Marcello's Oboe Concerto arranged by Bach and mistakenly attributed to Vivaldi
Concerto in D minor for oboe, strings, and continuo, also known as Marcello's Oboe Concerto, can rightfully be called a true masterpiece of the Baroque era, although its authorship had remained in question well into the 20th century. Various sources at different times attributed the piece to J. S. Bach, Antonio Vivaldi, and Benedetto Marcello but it is now known for certain that the real author of the oboe concerto was the Venetian composer Alessandro Marcello.
Known to his contemporaries as a mathematician, philosopher, and poet, Alessandro Marcello also wrote musical works, forty of which were published under the pseudonym Eterio Stinfalico. Making music solely for his own pleasure, Alessandro Marcello considered himself an amateur musician but had a talent for composing simple and charming melodic lines that could seem trivial to a sophisticated maestro.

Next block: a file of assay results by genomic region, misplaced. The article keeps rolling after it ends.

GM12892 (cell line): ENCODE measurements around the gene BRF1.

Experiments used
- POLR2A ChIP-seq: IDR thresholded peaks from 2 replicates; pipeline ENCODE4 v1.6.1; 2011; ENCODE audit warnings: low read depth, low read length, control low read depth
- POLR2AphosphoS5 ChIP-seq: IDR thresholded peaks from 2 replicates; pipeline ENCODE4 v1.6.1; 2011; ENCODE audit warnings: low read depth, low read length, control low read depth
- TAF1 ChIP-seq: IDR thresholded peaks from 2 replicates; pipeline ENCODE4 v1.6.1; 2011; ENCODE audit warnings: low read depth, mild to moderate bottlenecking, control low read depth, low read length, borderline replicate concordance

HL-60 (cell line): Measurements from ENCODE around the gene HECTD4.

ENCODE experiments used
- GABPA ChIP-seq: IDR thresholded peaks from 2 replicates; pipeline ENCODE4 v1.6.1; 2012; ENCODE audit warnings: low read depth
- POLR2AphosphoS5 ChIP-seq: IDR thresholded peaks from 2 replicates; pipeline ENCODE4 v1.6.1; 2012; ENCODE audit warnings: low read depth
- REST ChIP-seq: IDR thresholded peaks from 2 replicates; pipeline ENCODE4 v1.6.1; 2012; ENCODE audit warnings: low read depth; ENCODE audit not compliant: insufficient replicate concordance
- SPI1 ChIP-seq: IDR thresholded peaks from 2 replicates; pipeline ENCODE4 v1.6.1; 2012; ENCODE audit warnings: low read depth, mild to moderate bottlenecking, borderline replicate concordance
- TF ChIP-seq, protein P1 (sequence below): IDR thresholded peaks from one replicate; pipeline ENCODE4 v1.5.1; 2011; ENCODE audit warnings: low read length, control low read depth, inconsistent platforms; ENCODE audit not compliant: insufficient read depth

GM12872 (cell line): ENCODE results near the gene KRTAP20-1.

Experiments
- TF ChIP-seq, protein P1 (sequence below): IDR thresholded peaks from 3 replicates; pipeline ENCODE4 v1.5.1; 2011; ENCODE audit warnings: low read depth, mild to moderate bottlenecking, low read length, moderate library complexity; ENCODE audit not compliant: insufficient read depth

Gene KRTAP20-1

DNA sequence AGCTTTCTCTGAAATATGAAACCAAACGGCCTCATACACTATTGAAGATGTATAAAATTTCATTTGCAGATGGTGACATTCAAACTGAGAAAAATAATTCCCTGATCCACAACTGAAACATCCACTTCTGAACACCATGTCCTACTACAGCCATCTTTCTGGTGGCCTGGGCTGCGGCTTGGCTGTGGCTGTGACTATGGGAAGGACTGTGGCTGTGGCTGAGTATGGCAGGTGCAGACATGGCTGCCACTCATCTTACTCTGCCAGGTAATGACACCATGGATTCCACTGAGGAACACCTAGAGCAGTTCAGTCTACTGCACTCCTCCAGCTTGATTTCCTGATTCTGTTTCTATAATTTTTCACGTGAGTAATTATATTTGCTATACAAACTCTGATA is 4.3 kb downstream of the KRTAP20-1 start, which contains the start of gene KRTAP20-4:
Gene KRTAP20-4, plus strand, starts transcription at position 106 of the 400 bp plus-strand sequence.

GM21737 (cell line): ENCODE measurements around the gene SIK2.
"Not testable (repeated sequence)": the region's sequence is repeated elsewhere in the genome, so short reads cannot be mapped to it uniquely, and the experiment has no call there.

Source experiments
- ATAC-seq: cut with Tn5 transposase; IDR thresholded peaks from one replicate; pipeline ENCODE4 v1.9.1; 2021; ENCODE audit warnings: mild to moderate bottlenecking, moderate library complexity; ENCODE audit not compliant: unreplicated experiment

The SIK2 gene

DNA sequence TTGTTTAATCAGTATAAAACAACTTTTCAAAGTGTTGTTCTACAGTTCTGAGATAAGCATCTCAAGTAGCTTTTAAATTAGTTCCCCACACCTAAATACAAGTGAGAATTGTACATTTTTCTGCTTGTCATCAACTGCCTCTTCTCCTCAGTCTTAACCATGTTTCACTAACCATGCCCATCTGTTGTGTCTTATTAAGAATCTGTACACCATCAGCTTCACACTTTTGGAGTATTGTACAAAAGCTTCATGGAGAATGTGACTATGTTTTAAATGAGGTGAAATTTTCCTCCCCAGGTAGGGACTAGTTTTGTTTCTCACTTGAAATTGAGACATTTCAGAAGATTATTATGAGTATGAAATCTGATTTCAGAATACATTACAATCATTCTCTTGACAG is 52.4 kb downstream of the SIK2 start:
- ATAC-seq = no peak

The earliest surviving manuscript of the concerto is an arrangement written by Bach for solo keyboard in 1715. At the time, Bach worked on a number of keyboard arrangements based on concerts by Venetian composers, most of which were works by Vivaldi. In subsequent printing of the Bach arrangements, Marcello's Oboe Concerto was mistakenly attributed to Vivaldi and remained under the false authorship for over a century.
Listen to Alessandro Marcello's Adagio from Oboe Concerto in D minor performed by Heinz Holliger with I Musici:
Of all the works of Alessandro Marcello, only Oboe Concerto was signed with his real surname rather than the moniker Eterio Stinfalico, which only contributed to further confusion when in the early 20th century the work was wrongly attributed to Benedetto Marcello, Alessandro's brother.
Curiously, the 1717 Amsterdam publication of Marcello's Oboe Concerto showcases unadorned melodic lines, giving the performer an opportunity to embellish the melodies with fanciful trills, mordents, and grace notes.